For those familiar with the history of Louisbourg, there is some irony in the date of publication of these maps. Appearing in the May 1758 issue of Universal Magazine they highlight the 1745 seige. On May 29, 1758 the British Navy left Halifax for what would be the final battle over Louisbourg. By the time this issue reached subscribers, the battle was probably well underway.
Details map of the fortifications at Maastricht, Netherlands built by the Spanish and Dutch. The French conquered the city during the War of Austrian Succession. Later in 1815, this region became part of the United Kingdom of the Netherlands. Map topography indicated villages by etching churches in those locations.
In addition to being published on its own, this map appeared in a number of different publications. The Oxford Dictionary of National Biography describes Thomas Jefferys as "cartographer, and publisher; produced some of the most important eighteenth-century maps of the Americas; appointed Geographer to George III in December 1760".
Detailed map of region extending from India to Japan and south to New Guinea. Ornate cartouche of palm trees and island inhabitant. Of note: dotted lines indicated sea track of several galleons. Sea tracks include: track to Acapulco, from China to Europe, to Manila, from South Sea to China. Map details sholas, islands, and coastlines.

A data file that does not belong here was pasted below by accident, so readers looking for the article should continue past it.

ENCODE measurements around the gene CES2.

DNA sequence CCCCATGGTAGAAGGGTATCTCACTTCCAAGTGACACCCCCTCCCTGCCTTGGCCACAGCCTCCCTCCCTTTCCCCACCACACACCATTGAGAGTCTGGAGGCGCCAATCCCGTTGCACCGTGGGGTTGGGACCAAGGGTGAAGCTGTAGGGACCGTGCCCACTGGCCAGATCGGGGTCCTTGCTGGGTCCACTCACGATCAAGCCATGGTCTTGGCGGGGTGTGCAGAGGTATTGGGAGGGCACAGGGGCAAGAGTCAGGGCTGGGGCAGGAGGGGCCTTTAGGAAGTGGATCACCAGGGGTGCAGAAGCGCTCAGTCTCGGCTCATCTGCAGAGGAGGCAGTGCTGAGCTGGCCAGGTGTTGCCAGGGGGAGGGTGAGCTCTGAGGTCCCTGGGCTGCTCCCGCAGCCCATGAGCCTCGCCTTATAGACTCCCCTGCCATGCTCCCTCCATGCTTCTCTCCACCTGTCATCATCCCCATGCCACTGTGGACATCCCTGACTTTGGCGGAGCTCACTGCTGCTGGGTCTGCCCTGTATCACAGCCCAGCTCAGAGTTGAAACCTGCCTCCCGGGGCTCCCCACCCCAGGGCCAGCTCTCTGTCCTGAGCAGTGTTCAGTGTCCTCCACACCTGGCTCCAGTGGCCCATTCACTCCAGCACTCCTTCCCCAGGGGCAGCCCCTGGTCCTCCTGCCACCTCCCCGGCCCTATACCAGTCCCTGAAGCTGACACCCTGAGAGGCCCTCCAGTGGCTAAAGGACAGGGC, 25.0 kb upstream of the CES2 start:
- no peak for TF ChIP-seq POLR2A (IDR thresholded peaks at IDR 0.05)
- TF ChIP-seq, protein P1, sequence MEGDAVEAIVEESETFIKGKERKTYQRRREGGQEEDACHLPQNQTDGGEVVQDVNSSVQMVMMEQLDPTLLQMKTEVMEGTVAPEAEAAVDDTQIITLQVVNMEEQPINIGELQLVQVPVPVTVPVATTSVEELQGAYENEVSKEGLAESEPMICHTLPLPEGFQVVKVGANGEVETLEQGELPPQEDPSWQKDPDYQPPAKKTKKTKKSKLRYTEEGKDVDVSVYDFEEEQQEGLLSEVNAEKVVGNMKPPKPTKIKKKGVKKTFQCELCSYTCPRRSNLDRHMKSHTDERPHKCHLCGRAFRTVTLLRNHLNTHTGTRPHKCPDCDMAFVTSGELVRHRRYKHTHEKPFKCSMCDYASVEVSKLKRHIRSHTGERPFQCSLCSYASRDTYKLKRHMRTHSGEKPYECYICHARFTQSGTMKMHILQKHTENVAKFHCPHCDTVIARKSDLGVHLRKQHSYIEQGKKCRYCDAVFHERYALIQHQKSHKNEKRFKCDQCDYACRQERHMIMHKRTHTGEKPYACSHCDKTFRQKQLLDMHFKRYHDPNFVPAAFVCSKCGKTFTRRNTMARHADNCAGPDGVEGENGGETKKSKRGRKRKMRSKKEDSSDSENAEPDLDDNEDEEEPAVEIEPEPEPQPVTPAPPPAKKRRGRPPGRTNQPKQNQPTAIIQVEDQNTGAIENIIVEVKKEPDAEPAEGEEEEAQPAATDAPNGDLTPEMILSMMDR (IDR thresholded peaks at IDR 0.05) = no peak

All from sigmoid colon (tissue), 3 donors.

Map exhibiting parts of Northern Europe and North Pole visible during Lunar eclipse showing 24 diagrams tracking the total eclipse sunrise to sunset. map is surrounded by various views of the eclipse from different towns and cities around the world. Each diagram indicates sighting location and degree of eclipse. Elaborate cartouche resplendid with cherub blowing stardust, Note: Lake Michigan is labeled as "Illinois Lake" and Lake Superior is labeled "Upper Lake".
Map depicts account of European settlements in South America. Seafaring tracks of note depicted on map include: track in the quest of the Acaulca Ship and track to the South Sea. Short annotations on make include: "Port discovered by S. F. Drake"; "In this Harb. of the Ann Pink of Com. Ansor Squad. Anchor"; " Here about the Wager was lost".
The coast of Peru from the Port of China to Tomocaya Point showing Callao near Limea and the Island of St. Lorenzo. Sea depth shown numerically in Spanish fathoms. Cartouche is elaborately detailed with etching of multi-sailed schooner, vegetation, and sepulcher.
Large detailed map of England and Wales detailing every hamlet, village, town, and city including rivers, roadways, coast lines, and channels. The cartouche is incredibly elaborate with waterfalls, scrolls, clusters of grapes, bees and a hive, a sleeping dog, a full cornucopia, and an urn.
Copper plate engraving with original outline colour, with insets of the Gulf of St. Laurence and a "List of Lots and Proprietors Names". The map provides a finely detailed treatment of the island and environs, including a list of 67 lots and the proprietors of each lot, including Samuel Holland himself (Lot 28). Many other important early names are included in the list, including Guy Carleton (then provincial Governor of Canada).
This is the first map to accurately depict the Blue Ridge Mountains and the first to lay down the colonial road system of Virginia. A great number of plantations are located and include the family names of the Virginia plantation owners of the period. The cartouche, showing a tobacco warehouse and wharf, is one of the earliest printed images of the Virginia tobacco trade. The original survey was conducted in 1750 and published in 1751. It was updated in 1755 to incorporate information from the journals of John Dalrymple and Christopher Gist.